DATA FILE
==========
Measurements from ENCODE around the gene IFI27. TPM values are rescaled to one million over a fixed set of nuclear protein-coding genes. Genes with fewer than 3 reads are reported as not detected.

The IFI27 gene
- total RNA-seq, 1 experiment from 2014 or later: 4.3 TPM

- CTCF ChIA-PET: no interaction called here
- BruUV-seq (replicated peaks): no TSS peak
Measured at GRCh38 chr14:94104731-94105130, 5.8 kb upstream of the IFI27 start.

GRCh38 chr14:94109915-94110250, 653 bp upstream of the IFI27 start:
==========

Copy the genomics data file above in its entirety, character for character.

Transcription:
Measurements from ENCODE around the gene IFI27. TPM values are rescaled to one million over a fixed set of nuclear protein-coding genes. Genes with fewer than 3 reads are reported as not detected.

The IFI27 gene
- total RNA-seq, 1 experiment from 2014 or later: 4.3 TPM

- CTCF ChIA-PET: no interaction called here
- BruUV-seq (replicated peaks): no TSS peak
Measured at GRCh38 chr14:94104731-94105130, 5.8 kb upstream of the IFI27 start.

GRCh38 chr14:94109915-94110250, 653 bp upstream of the IFI27 start: